June 17, 2009
IN THE MATTER OF A.M.
CYNTHIA M. FELAND, ASSISTANT BURLEIGH COUNTY STATE'S ATTORNEY, PETITIONER AND APPELLEE
A.M., RESPONDENT AND APPELLANT
Appeal from the District Court of Burleigh County, South Central Judicial District, the Honorable Sonna M. Anderson, Judge.
The opinion of the court was delivered by: Sandstrom, Justice.
[¶1] A.M. appeals a district court order denying his petition for discharge from commitment as a sexually dangerous individual. Because the State proved by clear and convincing evidence that A.M. remains a sexually dangerous individual, we conclude the district court did not clearly err in denying A.M.'s petition. We affirm.
[¶2] In 1999, A.M. was found to be a sexually dangerous individual and was civilly committed to the North Dakota State Hospital for treatment. At the time, A.M.'s diagnoses included pedophilia, sexually attracted to both sexes, nonexclusive type; fetishism; and antisocial personality disorder. Initial sexually dangerous individual evaluations had determined A.M. was at high risk for sexual and/or violent recidivism. A.M.'s probability of recidivist sexually predatory conduct had also been estimated through actuarial risk assessment instruments and the Psychopathy Checklist-Revised (PCL-R). A.M. continually waived his right to an annual discharge hearing until 2007. In August 2007, A.M. requested a discharge hearing under N.D.C.C. § 25-03.3-18.
[¶3] On June 17, 2008, the district court held a discharge hearing. The court heard testimony from two licensed psychologists: Dr. Lynn Sullivan from the North Dakota State Hospital, who had conducted sexually dangerous individual annual re-evaluations of A.M., and Dr. Robert G. Riedel, whom the court appointed as A.M.'s independent expert evaluator. The two experts disagreed on whether A.M. remained a sexually dangerous individual.
[¶4] Dr. Sullivan testified that she reviewed A.M.'s charts in preparing her annual report filed with the court in September 2007 and in preparation for her testimony. Dr. Sullivan testified she had previously interviewed A.M. in July 2006 in preparing a prior annual review, but only met briefly with A.M. in September 2007, at which time A.M. declined to be interviewed. In her report and testimony, Dr. Sullivan concluded that A.M. remained a sexually dangerous individual and should remain committed for treatment.
[¶5] Dr. Riedel testified he reviewed A.M.'s extensive medical and psychological charts, interviewed A.M., and administered a set of psychometric tests. Dr. Riedel testified that he administered the Kaufman Test of Educational Achievement, the Woodcock-Johnson Test of Cognitive Abilities, the Personality Assessment Inventory for Adults, and the Clark Sexual History Questionnaire, in addition to the PCL-R2nd, the MnSOST-R, the RRASOR, and the Static-99. On the basis of the actuarial tests, his review of the file, and his clinical judgment, Dr. Riedel opined that A.M. is at a moderate risk of re-offending and that he has more concerns about A.M.'s lack of independent living skills than of A.M.'s sexually re-offending.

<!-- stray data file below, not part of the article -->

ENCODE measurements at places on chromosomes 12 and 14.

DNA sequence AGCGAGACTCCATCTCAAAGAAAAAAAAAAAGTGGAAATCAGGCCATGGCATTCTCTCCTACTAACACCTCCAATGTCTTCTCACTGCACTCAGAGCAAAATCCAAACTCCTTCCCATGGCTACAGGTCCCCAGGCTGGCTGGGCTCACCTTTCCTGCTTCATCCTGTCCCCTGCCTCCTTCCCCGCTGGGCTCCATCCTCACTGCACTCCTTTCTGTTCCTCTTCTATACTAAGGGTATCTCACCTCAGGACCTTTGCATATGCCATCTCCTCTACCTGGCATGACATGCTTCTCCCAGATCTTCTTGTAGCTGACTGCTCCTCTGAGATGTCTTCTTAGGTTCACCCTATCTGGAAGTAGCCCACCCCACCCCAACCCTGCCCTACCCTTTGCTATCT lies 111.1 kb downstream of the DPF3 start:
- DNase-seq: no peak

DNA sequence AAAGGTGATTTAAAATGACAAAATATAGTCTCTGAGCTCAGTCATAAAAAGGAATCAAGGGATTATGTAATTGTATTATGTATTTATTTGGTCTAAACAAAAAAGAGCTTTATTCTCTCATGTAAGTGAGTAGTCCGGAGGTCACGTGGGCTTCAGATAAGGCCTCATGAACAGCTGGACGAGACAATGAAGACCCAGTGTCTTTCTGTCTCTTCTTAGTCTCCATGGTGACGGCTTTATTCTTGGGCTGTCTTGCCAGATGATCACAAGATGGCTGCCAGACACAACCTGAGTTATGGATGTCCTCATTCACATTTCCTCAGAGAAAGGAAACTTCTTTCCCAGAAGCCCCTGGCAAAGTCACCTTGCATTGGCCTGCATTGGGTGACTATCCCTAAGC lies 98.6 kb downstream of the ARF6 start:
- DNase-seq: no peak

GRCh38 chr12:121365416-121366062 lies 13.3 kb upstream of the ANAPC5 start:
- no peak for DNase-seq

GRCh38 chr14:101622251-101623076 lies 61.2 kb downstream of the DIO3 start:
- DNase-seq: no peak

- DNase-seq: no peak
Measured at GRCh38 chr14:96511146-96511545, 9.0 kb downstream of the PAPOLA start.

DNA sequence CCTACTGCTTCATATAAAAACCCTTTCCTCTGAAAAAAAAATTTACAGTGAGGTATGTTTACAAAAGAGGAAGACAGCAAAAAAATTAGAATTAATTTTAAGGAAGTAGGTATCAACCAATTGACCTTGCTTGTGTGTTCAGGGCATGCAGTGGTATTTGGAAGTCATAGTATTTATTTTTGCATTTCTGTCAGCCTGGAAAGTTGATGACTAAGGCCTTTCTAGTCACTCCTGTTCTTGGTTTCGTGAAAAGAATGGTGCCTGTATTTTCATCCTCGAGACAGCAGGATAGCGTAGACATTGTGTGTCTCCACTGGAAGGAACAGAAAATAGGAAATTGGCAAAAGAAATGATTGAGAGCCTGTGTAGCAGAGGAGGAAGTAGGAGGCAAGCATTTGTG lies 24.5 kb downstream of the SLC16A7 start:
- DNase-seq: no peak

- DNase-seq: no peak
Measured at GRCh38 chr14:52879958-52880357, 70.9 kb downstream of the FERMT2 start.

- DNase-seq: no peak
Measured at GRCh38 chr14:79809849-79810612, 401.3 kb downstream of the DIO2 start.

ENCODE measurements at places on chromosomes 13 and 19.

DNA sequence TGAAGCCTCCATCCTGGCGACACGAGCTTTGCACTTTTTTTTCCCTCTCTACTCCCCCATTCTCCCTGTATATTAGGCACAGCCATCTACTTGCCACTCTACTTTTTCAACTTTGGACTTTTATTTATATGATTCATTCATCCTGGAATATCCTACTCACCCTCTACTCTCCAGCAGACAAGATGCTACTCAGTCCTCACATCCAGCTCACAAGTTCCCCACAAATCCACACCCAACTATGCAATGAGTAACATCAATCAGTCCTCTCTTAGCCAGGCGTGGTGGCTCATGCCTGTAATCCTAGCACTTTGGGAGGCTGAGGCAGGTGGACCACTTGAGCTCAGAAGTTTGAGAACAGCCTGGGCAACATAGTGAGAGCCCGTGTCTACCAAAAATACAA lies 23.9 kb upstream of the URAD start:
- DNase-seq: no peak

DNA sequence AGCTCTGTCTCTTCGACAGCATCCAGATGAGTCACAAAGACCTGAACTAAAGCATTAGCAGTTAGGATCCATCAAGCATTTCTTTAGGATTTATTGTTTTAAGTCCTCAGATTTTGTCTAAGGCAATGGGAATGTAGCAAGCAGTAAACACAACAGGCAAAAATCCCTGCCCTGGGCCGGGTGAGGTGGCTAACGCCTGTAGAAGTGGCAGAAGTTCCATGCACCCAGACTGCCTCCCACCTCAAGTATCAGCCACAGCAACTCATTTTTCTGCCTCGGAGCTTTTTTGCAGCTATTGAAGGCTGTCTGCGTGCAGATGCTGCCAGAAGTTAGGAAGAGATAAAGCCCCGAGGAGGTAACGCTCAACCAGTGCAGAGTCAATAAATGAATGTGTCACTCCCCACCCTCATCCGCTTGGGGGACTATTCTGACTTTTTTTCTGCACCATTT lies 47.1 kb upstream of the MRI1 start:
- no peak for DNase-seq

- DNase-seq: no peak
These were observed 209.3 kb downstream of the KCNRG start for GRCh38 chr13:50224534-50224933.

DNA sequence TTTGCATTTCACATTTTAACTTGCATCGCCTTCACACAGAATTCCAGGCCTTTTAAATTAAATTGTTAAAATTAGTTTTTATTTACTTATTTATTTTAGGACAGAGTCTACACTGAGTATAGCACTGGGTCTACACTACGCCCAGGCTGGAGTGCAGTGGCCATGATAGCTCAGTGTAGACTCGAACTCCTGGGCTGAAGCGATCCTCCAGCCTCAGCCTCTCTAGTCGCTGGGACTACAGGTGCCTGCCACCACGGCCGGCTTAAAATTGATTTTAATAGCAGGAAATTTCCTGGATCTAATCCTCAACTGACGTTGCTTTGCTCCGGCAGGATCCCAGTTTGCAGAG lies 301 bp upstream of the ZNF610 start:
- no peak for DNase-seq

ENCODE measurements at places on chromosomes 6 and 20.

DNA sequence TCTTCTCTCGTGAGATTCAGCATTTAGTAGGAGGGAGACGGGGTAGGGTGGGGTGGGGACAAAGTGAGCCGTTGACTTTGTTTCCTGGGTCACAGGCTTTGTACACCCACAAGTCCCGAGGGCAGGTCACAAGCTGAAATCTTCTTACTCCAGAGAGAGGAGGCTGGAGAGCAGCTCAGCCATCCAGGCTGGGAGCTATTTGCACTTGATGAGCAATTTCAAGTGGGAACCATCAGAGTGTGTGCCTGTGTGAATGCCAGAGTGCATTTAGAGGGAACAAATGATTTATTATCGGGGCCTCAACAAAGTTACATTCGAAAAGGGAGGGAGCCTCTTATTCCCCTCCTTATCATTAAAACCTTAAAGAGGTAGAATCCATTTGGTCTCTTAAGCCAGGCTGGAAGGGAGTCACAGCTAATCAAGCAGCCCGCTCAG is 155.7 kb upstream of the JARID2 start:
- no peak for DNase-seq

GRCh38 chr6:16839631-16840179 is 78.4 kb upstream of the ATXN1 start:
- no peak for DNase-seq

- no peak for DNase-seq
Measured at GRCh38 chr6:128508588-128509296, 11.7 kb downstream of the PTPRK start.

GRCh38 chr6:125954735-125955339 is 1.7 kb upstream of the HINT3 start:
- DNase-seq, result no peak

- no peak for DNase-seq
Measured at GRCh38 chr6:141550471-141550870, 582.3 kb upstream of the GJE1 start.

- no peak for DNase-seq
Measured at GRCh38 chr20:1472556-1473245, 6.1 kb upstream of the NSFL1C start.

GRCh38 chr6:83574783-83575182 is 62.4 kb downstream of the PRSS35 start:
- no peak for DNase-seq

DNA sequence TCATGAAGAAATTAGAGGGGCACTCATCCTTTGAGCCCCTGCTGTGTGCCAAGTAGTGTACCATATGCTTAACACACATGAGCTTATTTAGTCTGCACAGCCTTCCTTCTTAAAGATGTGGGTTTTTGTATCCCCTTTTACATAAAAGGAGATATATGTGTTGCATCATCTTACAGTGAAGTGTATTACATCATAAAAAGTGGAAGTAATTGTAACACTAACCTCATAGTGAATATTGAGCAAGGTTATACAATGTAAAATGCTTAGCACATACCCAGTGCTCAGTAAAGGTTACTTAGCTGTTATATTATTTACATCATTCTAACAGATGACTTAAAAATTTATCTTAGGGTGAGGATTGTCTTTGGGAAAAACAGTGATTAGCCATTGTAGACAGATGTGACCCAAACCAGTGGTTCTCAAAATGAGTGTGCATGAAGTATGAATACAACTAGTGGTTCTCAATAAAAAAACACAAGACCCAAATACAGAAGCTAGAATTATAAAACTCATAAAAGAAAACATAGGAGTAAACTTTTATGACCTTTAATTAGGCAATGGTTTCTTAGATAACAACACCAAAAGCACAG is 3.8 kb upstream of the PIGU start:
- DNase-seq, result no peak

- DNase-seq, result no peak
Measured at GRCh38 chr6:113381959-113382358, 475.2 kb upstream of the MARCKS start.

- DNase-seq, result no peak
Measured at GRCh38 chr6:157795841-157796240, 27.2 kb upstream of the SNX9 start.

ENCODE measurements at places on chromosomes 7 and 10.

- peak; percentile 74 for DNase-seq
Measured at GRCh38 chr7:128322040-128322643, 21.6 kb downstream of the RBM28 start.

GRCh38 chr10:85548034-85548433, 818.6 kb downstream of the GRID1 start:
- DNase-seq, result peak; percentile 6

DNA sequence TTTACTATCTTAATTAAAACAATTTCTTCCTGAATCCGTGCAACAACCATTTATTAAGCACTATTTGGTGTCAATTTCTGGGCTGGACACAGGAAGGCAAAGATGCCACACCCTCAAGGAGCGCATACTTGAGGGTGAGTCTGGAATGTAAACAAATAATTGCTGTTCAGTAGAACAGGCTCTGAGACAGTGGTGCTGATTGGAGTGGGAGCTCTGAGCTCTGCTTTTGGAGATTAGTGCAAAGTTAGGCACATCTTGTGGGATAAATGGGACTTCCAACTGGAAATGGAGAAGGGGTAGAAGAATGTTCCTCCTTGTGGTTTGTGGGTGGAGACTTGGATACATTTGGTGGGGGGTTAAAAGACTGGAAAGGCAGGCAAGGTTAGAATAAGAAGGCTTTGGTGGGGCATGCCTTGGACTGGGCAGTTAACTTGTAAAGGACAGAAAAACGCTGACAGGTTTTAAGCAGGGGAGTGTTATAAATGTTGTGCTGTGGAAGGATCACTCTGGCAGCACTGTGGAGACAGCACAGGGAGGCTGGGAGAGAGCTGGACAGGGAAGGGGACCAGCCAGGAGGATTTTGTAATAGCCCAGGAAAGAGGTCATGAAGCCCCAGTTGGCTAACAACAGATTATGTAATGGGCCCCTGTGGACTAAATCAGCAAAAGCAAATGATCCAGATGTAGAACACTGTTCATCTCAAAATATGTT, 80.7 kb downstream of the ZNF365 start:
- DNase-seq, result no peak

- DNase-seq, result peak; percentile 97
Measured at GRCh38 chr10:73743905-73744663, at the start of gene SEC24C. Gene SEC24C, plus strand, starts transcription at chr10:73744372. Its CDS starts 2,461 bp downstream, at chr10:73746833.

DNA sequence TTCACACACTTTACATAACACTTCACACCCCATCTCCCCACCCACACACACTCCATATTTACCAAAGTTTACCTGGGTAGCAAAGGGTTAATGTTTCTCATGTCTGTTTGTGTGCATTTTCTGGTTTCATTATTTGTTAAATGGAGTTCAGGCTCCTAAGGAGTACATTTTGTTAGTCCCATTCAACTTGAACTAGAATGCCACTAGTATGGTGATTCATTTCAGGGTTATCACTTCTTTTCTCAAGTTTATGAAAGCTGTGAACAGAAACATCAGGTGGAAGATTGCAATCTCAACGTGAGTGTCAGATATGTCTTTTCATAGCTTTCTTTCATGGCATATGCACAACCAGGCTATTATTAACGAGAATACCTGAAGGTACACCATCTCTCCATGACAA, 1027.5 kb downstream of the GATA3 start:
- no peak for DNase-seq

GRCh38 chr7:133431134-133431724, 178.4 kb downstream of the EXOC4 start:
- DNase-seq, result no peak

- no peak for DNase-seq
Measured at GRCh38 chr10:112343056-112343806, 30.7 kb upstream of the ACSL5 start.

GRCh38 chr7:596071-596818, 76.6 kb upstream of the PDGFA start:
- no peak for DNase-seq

[¶6] Following the June 2008 hearing, after considering the testimony of the two experts and the record, the district court found the State had shown by clear and convincing evidence that A.M. continues to be a sexually dangerous individual as defined in N.D.C.C. ch. 25-03.3 and denied A.M.'s petition for discharge.
[¶7] The district court had jurisdiction of the discharge hearing under N.D. Const. art. VI, § 8, and N.D.C.C. § 25-03.3-02. The appeal from the order was timely under N.D.C.C. § 25-03.3-19. This Court has jurisdiction under N.D. Const. art. VI, §§ 2 and 6, and N.D.C.C. § 25-03.3-19.
[¶8] This Court applies a modified clearly erroneous standard of review and will affirm a district court order denying a petition for discharge from commitment as a sexually dangerous individual "unless it is induced by an erroneous view of the law or we are firmly convinced it is not supported by clear and convincing evidence." Matter of G.R.H., 2008 ND 222, ¶ 7, 758 N.W.2d 719; Matter of E.W.F., 2008 ND 130, ¶ 8, 751 N.W.2d 686. Section 25-03.3-18(4), N.D.C.C., places the burden of proof on the State to prove by "clear and convincing evidence that the committed individual remains a sexually dangerous individual." "Sexually dangerous individual" is defined as: [A]n individual who is shown to have  engaged in sexually predatory conduct and who  has a congenital or acquired condition that is manifested by a sexual disorder, a personality disorder, or other mental disorder or dysfunction that  makes that individual likely to engage in further acts of sexually predatory conduct which constitute a danger to the physical or mental health or safety of others. It is a rebuttable presumption that sexually predatory conduct creates a danger to the physical or mental health or safety of the victim of the conduct. For these purposes, mental retardation is not a sexual disorder, personality disorder, or other mental disorder or dysfunction.